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Lark Ascending

68.33.30.246

Posted on January 4, 2017 at 16:02:54
G Squared
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Location: Washington, DC Metro Area
Joined: November 16, 2004

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For flute

 

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Glorious! Thank you. nt, posted on January 4, 2017 at 22:03:49
jdaniel@jps.net
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Thanks, that was great!, posted on January 5, 2017 at 08:01:16
rbolaw
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Paula Robison, aside from being a great musician, is a wonderful and highly intelligent and engaging person, though I haven't always liked her studio recordings, which can be over-doctored. That live performance, on the other hand, was just terrific, despite a few wrong notes. Brava.

Some here have jumped on me when I dared suggest that the note-perfect technical wizard of the moment wasn't my absolute favorite. They should listen to this.

 

And "The Lark Ascending" is a transcription that works pretty well on flute, posted on January 5, 2017 at 20:02:15
Chris from Lafayette
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February 6, 2012
The Franck Sonata, not so much! ;-)

Actually, I'm kind of amazed at how MUCH has been transcribed for flute (and piano) - all the Beethoven Violin Sonatas, the Haydn String Quartet Op. 77 No. 1, etc. And I think you mentioned the Strauss Violin Sonata. And that's just the stuff I know about - I'm sure you know MANY more flute transcriptions than I'm aware of.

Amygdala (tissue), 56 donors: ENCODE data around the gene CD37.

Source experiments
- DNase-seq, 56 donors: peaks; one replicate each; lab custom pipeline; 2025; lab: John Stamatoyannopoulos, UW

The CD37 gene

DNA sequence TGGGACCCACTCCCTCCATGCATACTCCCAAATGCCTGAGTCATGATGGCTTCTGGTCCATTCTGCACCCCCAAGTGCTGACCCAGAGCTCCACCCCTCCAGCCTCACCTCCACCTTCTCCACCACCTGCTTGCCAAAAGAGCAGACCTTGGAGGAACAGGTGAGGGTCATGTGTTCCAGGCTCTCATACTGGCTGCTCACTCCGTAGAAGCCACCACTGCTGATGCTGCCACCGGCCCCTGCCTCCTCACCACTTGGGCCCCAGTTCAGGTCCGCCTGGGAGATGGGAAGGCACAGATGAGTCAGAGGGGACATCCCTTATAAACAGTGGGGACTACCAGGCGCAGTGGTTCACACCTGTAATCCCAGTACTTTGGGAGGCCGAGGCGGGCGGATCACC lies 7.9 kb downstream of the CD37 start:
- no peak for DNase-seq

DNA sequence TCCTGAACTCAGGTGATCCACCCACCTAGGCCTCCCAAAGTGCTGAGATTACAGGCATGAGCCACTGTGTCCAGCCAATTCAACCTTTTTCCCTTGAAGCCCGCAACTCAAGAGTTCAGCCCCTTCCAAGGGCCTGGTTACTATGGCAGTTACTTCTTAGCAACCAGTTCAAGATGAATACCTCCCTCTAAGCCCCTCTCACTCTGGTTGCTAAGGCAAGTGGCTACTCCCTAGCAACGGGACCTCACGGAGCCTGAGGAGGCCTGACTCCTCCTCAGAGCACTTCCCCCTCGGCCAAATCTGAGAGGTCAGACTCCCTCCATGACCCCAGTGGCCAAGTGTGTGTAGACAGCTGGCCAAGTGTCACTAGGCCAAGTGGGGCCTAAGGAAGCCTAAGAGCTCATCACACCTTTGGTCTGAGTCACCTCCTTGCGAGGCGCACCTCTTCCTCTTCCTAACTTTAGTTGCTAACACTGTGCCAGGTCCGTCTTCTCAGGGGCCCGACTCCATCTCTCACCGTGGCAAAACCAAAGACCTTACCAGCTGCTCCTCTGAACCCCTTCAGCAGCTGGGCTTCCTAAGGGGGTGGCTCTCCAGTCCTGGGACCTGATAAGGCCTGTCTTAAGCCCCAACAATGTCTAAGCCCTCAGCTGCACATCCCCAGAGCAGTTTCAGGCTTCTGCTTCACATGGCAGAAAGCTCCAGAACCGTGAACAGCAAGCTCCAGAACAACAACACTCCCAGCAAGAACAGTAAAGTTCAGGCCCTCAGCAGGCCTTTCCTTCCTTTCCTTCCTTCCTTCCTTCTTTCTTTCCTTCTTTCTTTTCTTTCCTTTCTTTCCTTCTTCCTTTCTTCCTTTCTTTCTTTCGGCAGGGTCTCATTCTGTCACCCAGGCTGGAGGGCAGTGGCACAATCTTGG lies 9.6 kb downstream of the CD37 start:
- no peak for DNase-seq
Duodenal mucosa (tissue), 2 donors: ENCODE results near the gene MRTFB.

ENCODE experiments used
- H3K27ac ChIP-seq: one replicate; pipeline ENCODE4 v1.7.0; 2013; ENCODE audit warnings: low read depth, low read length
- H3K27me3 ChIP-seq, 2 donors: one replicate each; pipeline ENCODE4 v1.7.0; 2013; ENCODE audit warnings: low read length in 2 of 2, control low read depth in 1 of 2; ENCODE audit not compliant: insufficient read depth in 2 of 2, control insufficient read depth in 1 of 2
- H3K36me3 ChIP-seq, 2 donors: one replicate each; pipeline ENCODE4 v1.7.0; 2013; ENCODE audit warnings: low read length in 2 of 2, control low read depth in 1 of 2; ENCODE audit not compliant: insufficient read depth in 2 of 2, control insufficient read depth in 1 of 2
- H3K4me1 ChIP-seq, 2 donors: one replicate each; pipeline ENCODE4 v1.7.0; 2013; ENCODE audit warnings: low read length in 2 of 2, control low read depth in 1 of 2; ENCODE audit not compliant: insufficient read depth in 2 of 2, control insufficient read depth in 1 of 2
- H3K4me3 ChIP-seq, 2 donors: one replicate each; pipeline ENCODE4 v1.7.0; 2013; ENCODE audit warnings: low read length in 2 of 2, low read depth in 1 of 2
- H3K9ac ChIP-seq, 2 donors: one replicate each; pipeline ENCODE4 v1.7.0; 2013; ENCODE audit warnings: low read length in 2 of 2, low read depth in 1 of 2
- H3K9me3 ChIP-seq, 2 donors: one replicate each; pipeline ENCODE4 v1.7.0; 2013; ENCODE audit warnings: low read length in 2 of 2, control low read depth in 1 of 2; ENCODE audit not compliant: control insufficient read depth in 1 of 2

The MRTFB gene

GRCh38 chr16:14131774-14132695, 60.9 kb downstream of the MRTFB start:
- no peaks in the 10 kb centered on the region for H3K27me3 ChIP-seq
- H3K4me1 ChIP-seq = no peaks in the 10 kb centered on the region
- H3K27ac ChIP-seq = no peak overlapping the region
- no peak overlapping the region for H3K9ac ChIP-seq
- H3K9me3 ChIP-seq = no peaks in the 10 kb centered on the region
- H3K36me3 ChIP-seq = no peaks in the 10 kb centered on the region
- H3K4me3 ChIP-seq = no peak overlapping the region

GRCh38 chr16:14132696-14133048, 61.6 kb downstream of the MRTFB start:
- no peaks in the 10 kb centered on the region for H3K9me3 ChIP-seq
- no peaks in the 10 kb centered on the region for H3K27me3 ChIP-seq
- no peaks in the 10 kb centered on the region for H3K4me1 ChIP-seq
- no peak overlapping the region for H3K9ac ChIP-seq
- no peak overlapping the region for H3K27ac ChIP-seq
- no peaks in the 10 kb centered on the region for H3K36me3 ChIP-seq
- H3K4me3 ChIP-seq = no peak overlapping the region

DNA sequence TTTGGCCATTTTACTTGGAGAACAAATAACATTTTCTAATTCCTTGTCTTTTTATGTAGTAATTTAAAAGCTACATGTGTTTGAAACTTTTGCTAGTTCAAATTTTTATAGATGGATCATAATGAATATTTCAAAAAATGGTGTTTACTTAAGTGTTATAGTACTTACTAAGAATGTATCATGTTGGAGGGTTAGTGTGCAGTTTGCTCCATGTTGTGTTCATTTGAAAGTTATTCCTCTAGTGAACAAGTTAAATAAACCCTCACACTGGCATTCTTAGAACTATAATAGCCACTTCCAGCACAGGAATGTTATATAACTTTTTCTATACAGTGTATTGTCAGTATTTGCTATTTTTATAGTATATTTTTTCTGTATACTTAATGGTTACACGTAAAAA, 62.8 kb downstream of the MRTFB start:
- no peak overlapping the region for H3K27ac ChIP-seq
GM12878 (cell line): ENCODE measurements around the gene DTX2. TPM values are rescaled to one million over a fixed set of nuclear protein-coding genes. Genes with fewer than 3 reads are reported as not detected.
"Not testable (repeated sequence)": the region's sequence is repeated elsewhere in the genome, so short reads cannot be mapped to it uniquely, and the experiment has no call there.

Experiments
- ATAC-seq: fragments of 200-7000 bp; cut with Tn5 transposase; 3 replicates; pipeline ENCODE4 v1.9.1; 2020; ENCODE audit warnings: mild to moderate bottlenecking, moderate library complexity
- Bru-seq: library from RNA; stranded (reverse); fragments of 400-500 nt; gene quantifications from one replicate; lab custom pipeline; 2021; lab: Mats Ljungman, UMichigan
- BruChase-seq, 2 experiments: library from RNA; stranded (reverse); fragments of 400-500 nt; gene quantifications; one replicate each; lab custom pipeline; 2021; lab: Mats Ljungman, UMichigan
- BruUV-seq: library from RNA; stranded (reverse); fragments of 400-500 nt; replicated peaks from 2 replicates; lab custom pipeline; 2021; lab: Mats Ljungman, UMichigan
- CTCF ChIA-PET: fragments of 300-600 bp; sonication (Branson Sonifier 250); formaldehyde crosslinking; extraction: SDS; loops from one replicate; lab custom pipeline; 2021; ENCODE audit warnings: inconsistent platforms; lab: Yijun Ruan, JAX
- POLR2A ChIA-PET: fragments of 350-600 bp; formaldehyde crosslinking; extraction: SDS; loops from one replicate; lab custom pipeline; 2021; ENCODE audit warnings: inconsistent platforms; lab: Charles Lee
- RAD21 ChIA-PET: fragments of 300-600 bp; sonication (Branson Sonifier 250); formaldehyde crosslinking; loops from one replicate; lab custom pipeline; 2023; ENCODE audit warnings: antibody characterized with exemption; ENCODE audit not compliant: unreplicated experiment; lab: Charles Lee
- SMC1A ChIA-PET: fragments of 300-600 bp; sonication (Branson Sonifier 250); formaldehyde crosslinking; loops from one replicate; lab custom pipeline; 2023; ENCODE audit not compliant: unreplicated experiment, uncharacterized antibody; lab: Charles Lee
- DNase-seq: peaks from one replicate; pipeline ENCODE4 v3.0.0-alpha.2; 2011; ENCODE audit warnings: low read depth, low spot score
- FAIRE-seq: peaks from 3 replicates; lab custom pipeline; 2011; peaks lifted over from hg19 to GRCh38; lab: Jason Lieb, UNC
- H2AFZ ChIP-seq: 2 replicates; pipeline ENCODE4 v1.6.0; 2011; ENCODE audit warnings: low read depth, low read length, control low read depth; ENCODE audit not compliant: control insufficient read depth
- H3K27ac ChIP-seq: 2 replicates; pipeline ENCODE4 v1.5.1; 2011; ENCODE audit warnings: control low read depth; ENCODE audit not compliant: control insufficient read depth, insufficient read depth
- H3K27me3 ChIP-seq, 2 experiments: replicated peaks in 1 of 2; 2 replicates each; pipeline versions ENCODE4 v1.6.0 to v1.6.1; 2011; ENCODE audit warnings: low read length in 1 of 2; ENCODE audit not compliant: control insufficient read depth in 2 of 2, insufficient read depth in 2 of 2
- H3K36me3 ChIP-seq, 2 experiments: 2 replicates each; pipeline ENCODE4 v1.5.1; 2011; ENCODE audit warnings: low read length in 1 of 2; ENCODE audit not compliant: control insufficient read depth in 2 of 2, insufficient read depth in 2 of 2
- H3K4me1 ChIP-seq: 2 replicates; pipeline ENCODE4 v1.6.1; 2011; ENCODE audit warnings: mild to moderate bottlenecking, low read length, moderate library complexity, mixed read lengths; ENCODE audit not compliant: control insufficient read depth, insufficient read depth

RE: Lark Ascending, posted on January 5, 2017 at 20:30:44
Todd Krieger
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Paula Robison is one of those "sleeper" musicians who I wonder why wasn't more famous in the classical world..... She has a big sound and relaxed vibrato, and really nails the modern compositions......
   

 

RE: And "The Lark Ascending" is a transcription that works pretty well on flute, posted on January 5, 2017 at 21:09:07
rbolaw
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You're right, there are many. Denis Bouriakov has made the Sibelius and Mendelssohn violin concertos part of his standard repetoire, and he isn't the first to play them on the flute. One of my favorites is the Schubert Arpeggione Sonata.

 

Well, she is rather famous, for a flute player , posted on January 6, 2017 at 08:52:28
rbolaw
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She has had a successful and busy career as a solo performer from the beginning, and is probably the best known and most successful American flutist of her generation.
Of course, she is about the same age as James Galway (2 years younger according to wikipedia), and he pretty much eclipsed others of his generation.

 

RE: Well, she is rather famous, for a flute player , posted on January 7, 2017 at 08:14:09
Todd Krieger
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I guess she was under my radar.... Unlike some other good ones like William Kincaid, Julius Baker, Marcel Moyse, Doriot Anthony Dwyer.....
   

 

Those are all much earlier players, posted on January 7, 2017 at 19:09:17
rbolaw
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Especially Marcel Moyse, who was born in 1889 and knew and worked with Faure, Debussy and Ravel. Moyse, who lived until 1984, and Julius Baker (1915-2003)were both teachers of Paula Robison. Kincaid (1895-1967) was Baker's teacher. Even Doriot Dwyer is 19 years older than Robison.

But that is an excellent list of great 20th century players. You could add Severino Gazzeloni (1919-1992), Jean-Pierre Rampal (1922-2000) and Aurele Nicolet (1926-2016).

Galway and Robison are in their 70s now and not as active as performers. The big gun soloists of more recent years include Emmanuel Pahud, Jacques Zoon, Sharon Bezaly and Denis Bouriakov.

 

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